Terry Mattingly has written this moving piece about the recent shooting in an Amish school house in PA. It reminds me of a family story–I apologize beforehand if I get some of the details wrong. My great, great grandmother was a very religious woman, though I have no idea what denomination she saw herself as part of. I know she never cut her hair, instead wearing it in a bun, from which she would unroll it and use a fine-tooth comb to comb it out. My dad can remember sitting in the floor when he was a child and she was very old, and watching her comb and comb her hair. Well, my great-great grandmother, named Nancy, was married to a man, nicknamed “Squire” who, as I understand it, worked as a blacksmith as well as a Sherriff’s deputy.
One day Squire was killed by a shot-gun blast through the window as he sat down to eat breakfast, shot by a drunk nephew-in-law, angry that his wife had left him and was staying with Squire and Nancy. Well, Nancy was an interesting woman… my grandma tells me that people used to ask her why she never cried when some of her (many) children died in infancy… she used to say that “we should weep when someone comes into this world and rejoice when they go out. I know where my babies are, it’s these
ones still alive that I don’t know about…” Now, I may not agree completely with that theological viewpoint, but she had a point. And she had a point later, when members of the community were petitioning to get her nephew-in-law out of prison after he’d served something like seven years or so. Nancy signed the petition, and in so doing angered her sons a great deal. You see, she said that no amount of prison time would bring Squire back and this man had children he needed to take responsibility
for. God would judge him for what he did to Squire and no one else’s judgement would do.
It’s something to consider as you read this article:
“The Amish are our cousins so I know some of what they must be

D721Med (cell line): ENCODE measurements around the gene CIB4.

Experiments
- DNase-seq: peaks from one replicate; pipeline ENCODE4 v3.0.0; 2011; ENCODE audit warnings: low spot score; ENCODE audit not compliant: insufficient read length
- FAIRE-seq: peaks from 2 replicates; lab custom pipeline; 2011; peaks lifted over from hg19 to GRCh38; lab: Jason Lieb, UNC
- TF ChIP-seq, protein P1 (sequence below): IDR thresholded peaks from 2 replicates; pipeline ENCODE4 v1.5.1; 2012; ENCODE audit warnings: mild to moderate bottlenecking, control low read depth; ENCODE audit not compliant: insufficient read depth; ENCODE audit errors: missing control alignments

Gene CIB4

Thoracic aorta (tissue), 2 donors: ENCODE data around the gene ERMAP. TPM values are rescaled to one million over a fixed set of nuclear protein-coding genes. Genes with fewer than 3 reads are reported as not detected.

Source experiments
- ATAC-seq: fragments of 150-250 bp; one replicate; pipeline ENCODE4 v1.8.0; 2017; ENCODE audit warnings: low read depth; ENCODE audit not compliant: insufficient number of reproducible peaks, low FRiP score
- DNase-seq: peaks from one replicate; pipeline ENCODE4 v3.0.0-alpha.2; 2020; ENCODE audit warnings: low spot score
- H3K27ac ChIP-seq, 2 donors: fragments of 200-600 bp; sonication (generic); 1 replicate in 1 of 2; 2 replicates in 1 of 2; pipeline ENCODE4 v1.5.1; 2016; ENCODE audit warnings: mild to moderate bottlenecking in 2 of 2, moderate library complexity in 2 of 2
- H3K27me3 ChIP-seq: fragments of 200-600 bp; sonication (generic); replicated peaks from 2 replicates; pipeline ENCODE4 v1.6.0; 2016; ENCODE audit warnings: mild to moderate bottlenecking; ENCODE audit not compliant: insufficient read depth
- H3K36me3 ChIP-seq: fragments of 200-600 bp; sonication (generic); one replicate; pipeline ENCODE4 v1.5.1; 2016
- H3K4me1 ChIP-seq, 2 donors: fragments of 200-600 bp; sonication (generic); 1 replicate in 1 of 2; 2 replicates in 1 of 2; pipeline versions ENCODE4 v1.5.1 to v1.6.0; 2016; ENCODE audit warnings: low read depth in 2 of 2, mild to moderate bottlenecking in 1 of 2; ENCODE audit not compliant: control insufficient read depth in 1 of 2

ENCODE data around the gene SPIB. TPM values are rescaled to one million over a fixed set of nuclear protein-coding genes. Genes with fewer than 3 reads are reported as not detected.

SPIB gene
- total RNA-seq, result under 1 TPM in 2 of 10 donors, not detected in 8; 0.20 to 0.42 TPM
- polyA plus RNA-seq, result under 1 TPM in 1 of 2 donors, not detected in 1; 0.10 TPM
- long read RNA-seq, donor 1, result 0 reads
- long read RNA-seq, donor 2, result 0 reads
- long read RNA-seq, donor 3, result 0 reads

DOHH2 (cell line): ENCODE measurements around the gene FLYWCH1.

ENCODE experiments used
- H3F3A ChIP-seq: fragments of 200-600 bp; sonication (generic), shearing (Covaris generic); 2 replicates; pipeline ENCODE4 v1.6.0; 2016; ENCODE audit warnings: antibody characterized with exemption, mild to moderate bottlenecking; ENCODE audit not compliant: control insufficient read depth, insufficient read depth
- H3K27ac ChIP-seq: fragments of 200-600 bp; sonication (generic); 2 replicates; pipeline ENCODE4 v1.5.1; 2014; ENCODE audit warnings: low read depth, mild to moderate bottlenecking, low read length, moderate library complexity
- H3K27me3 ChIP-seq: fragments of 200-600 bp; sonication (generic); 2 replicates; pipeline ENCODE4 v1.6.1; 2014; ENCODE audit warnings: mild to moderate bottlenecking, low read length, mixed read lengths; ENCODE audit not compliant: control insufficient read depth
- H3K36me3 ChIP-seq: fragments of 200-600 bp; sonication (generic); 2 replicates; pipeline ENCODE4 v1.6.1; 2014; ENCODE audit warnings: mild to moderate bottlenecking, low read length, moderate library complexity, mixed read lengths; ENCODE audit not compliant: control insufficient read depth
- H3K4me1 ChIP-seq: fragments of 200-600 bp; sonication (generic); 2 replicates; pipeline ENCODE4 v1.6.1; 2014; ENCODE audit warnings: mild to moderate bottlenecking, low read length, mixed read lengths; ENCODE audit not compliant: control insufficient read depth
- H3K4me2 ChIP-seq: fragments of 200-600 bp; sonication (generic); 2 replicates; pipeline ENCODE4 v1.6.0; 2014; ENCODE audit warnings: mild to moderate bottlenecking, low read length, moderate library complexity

feeling,” said Arnold, in his thick German accent. “I know these
parents are hurting, I know they are asking questions, but I know that
they know the answer is forgiveness. Tragedy and pain can soften our
hearts until they break.
“But if we trust God this will help us to feel compassion.”
The gunman’s stunned wife released a media statement that showed her
understanding of her Amish neighbors and their beliefs. She knew she
could appeal for prayers and forgiveness, even though outsiders might
find her words hard to fathom.
“Our hearts are broken, our lives
are shattered and we grieve for the innocence and lives that were lost
today,” said Marie Roberts. “Above all, please, pray for the families
who lost children and, please, pray, too, for our family and children.”
Some of the Amish went even further. One woman told the Los Angeles
Times: “I am very thankful that I was raised to believe you don’t fight
back. You should forgive.”
To grasp the Amish point of view,
it’s crucial to understand that they truly believe God desires justice,
but also shows mercy and “they believe that these are not contradictory
things,” said Arnold. “They know that God said, ‘Vengeance is mine, I
will repay.’ The Amish certainly believe that this killer will not go
without punishment, but they also believe that his punishment is in
Hat tip to Kendall